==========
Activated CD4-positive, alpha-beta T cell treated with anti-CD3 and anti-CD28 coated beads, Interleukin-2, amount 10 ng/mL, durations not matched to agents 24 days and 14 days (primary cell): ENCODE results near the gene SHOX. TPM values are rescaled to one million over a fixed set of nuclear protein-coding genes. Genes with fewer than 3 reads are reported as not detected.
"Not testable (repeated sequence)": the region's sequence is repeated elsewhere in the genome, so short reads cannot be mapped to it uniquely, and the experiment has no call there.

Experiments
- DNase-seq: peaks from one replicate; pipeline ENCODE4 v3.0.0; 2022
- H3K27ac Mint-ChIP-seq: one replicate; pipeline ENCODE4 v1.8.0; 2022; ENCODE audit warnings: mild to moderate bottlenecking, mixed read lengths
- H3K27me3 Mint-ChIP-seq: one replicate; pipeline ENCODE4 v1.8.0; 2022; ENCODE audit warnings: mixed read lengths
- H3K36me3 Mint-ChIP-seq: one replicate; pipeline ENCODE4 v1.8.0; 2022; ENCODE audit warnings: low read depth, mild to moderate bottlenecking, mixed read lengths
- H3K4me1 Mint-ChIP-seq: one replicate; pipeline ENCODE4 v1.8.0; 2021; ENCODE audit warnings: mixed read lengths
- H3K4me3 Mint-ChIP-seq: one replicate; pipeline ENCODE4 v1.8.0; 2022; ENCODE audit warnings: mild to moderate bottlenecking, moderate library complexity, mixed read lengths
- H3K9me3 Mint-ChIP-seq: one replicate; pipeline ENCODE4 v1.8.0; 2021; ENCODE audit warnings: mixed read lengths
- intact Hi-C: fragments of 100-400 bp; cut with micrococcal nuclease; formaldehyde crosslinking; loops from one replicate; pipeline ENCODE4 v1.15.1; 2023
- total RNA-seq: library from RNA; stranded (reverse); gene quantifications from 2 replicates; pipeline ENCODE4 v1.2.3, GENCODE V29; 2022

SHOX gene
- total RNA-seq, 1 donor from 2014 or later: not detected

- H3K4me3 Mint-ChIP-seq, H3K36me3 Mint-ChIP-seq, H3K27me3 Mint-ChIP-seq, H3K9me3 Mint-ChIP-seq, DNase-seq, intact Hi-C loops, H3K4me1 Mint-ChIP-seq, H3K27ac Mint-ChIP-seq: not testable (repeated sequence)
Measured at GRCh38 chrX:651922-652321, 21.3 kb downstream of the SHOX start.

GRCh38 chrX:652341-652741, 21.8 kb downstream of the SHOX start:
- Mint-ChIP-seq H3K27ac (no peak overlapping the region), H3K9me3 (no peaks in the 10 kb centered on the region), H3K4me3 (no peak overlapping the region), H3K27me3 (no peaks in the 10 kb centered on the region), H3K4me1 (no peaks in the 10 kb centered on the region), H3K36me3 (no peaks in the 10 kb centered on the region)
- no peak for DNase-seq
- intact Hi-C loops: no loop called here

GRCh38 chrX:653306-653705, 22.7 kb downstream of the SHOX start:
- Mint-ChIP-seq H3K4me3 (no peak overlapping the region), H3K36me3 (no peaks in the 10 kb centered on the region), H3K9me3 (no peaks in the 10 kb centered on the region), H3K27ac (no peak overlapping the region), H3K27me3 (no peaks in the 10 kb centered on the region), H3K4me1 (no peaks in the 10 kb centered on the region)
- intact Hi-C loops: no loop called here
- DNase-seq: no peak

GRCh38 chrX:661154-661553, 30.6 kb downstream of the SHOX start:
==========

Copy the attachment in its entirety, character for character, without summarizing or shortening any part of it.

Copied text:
Activated CD4-positive, alpha-beta T cell treated with anti-CD3 and anti-CD28 coated beads, Interleukin-2, amount 10 ng/mL, durations not matched to agents 24 days and 14 days (primary cell): ENCODE results near the gene SHOX. TPM values are rescaled to one million over a fixed set of nuclear protein-coding genes. Genes with fewer than 3 reads are reported as not detected.
"Not testable (repeated sequence)": the region's sequence is repeated elsewhere in the genome, so short reads cannot be mapped to it uniquely, and the experiment has no call there.

Experiments
- DNase-seq: peaks from one replicate; pipeline ENCODE4 v3.0.0; 2022
- H3K27ac Mint-ChIP-seq: one replicate; pipeline ENCODE4 v1.8.0; 2022; ENCODE audit warnings: mild to moderate bottlenecking, mixed read lengths
- H3K27me3 Mint-ChIP-seq: one replicate; pipeline ENCODE4 v1.8.0; 2022; ENCODE audit warnings: mixed read lengths
- H3K36me3 Mint-ChIP-seq: one replicate; pipeline ENCODE4 v1.8.0; 2022; ENCODE audit warnings: low read depth, mild to moderate bottlenecking, mixed read lengths
- H3K4me1 Mint-ChIP-seq: one replicate; pipeline ENCODE4 v1.8.0; 2021; ENCODE audit warnings: mixed read lengths
- H3K4me3 Mint-ChIP-seq: one replicate; pipeline ENCODE4 v1.8.0; 2022; ENCODE audit warnings: mild to moderate bottlenecking, moderate library complexity, mixed read lengths
- H3K9me3 Mint-ChIP-seq: one replicate; pipeline ENCODE4 v1.8.0; 2021; ENCODE audit warnings: mixed read lengths
- intact Hi-C: fragments of 100-400 bp; cut with micrococcal nuclease; formaldehyde crosslinking; loops from one replicate; pipeline ENCODE4 v1.15.1; 2023
- total RNA-seq: library from RNA; stranded (reverse); gene quantifications from 2 replicates; pipeline ENCODE4 v1.2.3, GENCODE V29; 2022

SHOX gene
- total RNA-seq, 1 donor from 2014 or later: not detected

- H3K4me3 Mint-ChIP-seq, H3K36me3 Mint-ChIP-seq, H3K27me3 Mint-ChIP-seq, H3K9me3 Mint-ChIP-seq, DNase-seq, intact Hi-C loops, H3K4me1 Mint-ChIP-seq, H3K27ac Mint-ChIP-seq: not testable (repeated sequence)
Measured at GRCh38 chrX:651922-652321, 21.3 kb downstream of the SHOX start.

GRCh38 chrX:652341-652741, 21.8 kb downstream of the SHOX start:
- Mint-ChIP-seq H3K27ac (no peak overlapping the region), H3K9me3 (no peaks in the 10 kb centered on the region), H3K4me3 (no peak overlapping the region), H3K27me3 (no peaks in the 10 kb centered on the region), H3K4me1 (no peaks in the 10 kb centered on the region), H3K36me3 (no peaks in the 10 kb centered on the region)
- no peak for DNase-seq
- intact Hi-C loops: no loop called here

GRCh38 chrX:653306-653705, 22.7 kb downstream of the SHOX start:
- Mint-ChIP-seq H3K4me3 (no peak overlapping the region), H3K36me3 (no peaks in the 10 kb centered on the region), H3K9me3 (no peaks in the 10 kb centered on the region), H3K27ac (no peak overlapping the region), H3K27me3 (no peaks in the 10 kb centered on the region), H3K4me1 (no peaks in the 10 kb centered on the region)
- intact Hi-C loops: no loop called here
- DNase-seq: no peak

GRCh38 chrX:661154-661553, 30.6 kb downstream of the SHOX start: